Progects’ manager Nicolas Nissim Touboul shows how France’s way to deal with antisemitism is flawed (Ynet).

January 2019 Newsletter: Law Enforcement In The Arab Sector

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15 years after the Wadi Ara riots we decided to check what has changed in the relations between the Arab-Israel community and the police. Between over-policing and lack of law enforcement, and between confidence-building measures and the community’s representation among police officers, the Orr commission recomendations are implemented only slowly.

This month we lost Pr. Moshe Arens zal, head of the IZS’ advising committee.

Law Enforcement In The Arab Sector

Three years following the October 2000 events, the Or Commission published its recommendations for the improvement of the relations between the Israeli police and the Arab society.

The commission’s report made recommendartios in three major areas: the treatment of Israeli Arabs as nonhostile, the promotion of dialogue and cooperation between the police and the Arab society and equal enforcement of the law in the Arab sector.


This paper examined the degree to which these recommendations have been implementated in the 15 years since the issuance of the Orr Commission’s report.
With regards to the treatment of Arabs by the police, we found that the Israeli police uses excessive force towards the Arab society compared to the Jewish society. In addition, the Arab sector is, to some extent, subject to over-policing. In recent years, the percentage of arrests that didn’t result in pressing charges among Israeli Arabs was significantly higher than its equivalent in the Jewish sector. These issues have probably accounted for the decline in the level of trust in the police among Israeli Arabs since 2003.
With regards to strengthening the dialogue between the police and the Arab sector, we found that government decisions aimed at expanding the Civil Guard apparatus in the Arab sector have been partially implemented. Moreover, Arab volunteers in the police make up a small part in proportion to their share in the population.
With regards to equal law enforcement in the Arab sector, we found that major Arab cities are still lacking in police stations. This is in part the result of objections by some of the Arab municipalities to allocate lands for the purpose of establishing new police stations. In addition, Arabs’ participation rate in the police force is much lower than their share in the population. Efforts to tackle these problems have been made as part of the implementation of government decision No. 922.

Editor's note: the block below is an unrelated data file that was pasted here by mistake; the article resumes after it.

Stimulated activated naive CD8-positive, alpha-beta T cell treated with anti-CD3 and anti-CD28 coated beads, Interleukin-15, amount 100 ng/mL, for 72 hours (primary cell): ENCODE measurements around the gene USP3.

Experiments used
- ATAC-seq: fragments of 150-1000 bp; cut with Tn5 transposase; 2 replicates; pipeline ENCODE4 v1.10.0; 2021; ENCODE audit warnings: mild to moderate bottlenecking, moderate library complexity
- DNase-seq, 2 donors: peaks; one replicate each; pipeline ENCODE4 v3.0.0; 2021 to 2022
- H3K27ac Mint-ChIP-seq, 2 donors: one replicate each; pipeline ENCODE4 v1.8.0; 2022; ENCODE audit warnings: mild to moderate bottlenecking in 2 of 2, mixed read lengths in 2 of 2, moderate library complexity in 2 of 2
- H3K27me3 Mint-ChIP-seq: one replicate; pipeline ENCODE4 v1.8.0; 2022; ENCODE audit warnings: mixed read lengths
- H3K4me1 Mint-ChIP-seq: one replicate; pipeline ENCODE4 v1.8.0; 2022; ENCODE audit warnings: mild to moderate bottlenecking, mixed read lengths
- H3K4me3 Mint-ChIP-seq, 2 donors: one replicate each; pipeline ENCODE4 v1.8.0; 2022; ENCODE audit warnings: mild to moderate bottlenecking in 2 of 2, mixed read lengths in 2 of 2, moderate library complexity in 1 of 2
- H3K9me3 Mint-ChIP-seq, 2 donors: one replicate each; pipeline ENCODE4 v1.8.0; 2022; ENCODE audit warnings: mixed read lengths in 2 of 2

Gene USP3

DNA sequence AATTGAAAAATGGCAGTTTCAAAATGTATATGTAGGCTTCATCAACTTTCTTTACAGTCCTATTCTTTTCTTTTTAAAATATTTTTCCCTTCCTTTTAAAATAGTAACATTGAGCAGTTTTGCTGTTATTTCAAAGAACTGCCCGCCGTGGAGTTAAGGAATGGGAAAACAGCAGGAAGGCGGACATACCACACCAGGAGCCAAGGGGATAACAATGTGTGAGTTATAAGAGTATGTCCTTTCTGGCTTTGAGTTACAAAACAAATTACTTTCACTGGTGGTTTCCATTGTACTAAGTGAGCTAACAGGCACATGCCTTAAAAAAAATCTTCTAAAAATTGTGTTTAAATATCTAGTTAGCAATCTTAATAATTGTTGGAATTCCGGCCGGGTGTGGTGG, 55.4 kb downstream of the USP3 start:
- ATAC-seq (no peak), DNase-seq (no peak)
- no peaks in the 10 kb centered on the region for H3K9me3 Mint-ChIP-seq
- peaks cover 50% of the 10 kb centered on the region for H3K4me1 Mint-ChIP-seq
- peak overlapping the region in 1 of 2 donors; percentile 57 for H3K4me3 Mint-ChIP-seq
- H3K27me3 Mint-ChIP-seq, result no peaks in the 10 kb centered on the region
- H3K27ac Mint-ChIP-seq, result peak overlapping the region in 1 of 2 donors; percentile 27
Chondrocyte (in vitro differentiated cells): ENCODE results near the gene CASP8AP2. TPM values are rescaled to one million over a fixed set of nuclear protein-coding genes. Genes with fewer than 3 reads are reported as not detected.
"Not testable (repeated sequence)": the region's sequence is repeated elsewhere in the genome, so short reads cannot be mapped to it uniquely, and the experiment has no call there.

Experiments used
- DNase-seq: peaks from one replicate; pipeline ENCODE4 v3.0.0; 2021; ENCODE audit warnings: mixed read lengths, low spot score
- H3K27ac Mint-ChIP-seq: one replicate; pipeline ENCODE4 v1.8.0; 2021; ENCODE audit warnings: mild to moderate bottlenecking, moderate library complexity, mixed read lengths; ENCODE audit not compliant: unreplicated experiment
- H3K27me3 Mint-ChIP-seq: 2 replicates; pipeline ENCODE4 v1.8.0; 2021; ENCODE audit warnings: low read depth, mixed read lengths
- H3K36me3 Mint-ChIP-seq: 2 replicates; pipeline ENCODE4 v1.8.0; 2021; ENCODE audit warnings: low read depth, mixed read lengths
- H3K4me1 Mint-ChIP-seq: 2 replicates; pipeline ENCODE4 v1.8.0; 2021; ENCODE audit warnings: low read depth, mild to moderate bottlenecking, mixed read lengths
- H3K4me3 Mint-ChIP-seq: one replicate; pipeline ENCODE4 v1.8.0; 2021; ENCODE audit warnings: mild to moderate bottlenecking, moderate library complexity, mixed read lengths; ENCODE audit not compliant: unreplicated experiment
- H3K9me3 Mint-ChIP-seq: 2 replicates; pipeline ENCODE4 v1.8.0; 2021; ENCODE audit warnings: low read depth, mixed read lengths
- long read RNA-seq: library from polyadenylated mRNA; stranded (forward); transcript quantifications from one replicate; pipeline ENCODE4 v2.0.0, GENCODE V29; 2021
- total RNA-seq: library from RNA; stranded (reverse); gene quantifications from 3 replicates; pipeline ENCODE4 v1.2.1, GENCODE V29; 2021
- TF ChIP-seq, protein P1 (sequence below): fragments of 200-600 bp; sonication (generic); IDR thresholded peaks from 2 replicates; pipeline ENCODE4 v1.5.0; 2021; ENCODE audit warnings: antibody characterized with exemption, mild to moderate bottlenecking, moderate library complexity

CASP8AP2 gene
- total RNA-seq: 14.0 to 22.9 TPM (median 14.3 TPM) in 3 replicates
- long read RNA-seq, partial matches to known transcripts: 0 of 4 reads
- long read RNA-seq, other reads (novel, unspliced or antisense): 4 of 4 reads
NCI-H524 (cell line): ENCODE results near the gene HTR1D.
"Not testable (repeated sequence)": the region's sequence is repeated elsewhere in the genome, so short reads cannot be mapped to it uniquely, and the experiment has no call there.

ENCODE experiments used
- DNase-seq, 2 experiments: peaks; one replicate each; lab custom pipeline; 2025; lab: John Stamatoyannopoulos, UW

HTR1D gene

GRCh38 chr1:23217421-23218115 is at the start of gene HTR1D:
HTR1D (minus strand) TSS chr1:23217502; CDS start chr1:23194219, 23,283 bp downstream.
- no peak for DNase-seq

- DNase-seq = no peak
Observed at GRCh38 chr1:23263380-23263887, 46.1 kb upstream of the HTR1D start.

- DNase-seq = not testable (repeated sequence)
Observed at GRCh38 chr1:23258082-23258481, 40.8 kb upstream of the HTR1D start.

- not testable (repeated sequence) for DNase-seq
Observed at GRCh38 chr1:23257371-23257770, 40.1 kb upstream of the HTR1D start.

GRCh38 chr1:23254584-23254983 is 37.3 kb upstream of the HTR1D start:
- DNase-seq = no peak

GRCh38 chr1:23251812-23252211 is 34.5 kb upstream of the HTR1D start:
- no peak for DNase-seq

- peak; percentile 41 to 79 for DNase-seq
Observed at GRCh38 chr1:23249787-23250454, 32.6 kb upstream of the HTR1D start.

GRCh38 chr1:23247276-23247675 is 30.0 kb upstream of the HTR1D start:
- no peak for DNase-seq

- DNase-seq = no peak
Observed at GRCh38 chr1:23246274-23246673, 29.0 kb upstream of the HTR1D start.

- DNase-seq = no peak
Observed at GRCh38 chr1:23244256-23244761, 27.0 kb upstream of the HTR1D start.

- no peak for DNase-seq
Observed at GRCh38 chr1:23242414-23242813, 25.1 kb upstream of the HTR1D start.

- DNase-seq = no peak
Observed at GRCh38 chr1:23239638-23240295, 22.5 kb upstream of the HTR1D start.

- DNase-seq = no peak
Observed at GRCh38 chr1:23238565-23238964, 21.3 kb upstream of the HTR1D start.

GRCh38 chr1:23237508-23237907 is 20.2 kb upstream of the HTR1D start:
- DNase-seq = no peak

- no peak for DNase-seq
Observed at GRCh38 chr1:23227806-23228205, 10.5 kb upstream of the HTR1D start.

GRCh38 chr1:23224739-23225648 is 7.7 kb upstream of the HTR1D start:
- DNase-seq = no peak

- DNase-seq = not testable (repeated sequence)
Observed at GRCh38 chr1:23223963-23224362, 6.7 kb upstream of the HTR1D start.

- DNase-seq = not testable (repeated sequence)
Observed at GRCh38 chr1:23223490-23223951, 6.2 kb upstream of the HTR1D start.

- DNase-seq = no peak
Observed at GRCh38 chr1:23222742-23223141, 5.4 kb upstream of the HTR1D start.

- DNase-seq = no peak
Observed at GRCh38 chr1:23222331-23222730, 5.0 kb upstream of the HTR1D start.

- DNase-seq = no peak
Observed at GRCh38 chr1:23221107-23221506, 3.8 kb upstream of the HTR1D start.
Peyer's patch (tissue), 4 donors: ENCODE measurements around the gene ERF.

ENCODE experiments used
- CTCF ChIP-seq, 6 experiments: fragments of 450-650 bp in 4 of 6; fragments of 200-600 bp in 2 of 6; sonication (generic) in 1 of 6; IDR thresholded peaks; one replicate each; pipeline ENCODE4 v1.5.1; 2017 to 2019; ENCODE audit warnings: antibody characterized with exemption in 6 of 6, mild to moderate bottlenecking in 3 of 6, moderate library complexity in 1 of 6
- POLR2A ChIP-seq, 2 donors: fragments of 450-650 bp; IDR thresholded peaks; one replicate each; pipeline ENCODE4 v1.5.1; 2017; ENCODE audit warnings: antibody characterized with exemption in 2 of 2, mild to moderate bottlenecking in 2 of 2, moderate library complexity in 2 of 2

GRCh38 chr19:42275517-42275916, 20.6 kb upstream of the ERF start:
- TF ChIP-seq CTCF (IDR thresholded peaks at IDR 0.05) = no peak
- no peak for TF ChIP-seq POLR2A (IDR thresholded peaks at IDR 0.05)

For the complete study


East Jerusalem

___________11We are proud to help strengthen municipal services! At the occasion of the new civil year, our information center in Zur Baher has started an important cooperation with the Jerusalem municipality. From now on residents will be able to register their children in the school system or appeal local tax or tickets from our offices, without having to go to the city hall. Jerusalem’s new mayor Moshe Leon praised the initiative on his Arabic Facebook page.

We have opened a Facebook page for our Zur Baher project – share and help us inform Arabic speakers!

Religion and State

___________11Institute CEO Miri Shalem took part in an important panel on social lobbying for religion and State related issues. The panel took place at the occasion of the 70th anniversary of the Knesset, at Center for Jewish and Democratic Law – Bar Ilan University. Other central participants were head of the Rackman Center for the Advancement of the Status of Woman Adv. Keren Horowitz, and head of the People, Religion and State Center at the Israel Deomocracy Institute Prof. Shouky Fridman.

Institute News

Early January passed away professor Moshe Arens, who played a central role in the founding years of the IZS. Arens, a two-times Defence minister, was also the head of our advising committee and participated to the strategic forum’s discussions.

יהי זכרו ברוך.


The Institute in the Media

Tablet magazine published an extensive coverage of Blue&White’s activities at the Qalandia crossing.
The sex-corruption scandal in the justice system was the occasion for The Marker to publish the main conclusions of our comparative research on judges nomination throughout the world.



The following English-language articles were published by members of the Institute and contain references to a wide range of issues on the public agenda:

IZS Chairman Dr. Yoaz Hendel warns liberals: the Palestinian state they call for won’t be Human Rughts friendly whatsoever (Yediot Aharonot).
Founding Chairman of the Institute, Israel Harel analyzes the current elections campaign and the dire straits of some of Israel’s historical parties (Haaretz)
Nave Dromi, the head of Blue&White Human Rights thinks part of the progressive US Jewry is responsible for most of the crisis with Israel.